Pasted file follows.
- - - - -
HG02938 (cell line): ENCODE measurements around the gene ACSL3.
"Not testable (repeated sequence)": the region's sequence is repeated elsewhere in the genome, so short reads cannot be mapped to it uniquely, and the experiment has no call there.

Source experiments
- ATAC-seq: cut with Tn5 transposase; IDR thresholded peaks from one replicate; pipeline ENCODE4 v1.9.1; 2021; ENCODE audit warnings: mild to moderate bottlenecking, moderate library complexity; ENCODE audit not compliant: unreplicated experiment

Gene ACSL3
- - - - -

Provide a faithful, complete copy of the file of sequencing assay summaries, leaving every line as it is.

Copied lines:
HG02938 (cell line): ENCODE measurements around the gene ACSL3.
"Not testable (repeated sequence)": the region's sequence is repeated elsewhere in the genome, so short reads cannot be mapped to it uniquely, and the experiment has no call there.

Source experiments
- ATAC-seq: cut with Tn5 transposase; IDR thresholded peaks from one replicate; pipeline ENCODE4 v1.9.1; 2021; ENCODE audit warnings: mild to moderate bottlenecking, moderate library complexity; ENCODE audit not compliant: unreplicated experiment

Gene ACSL3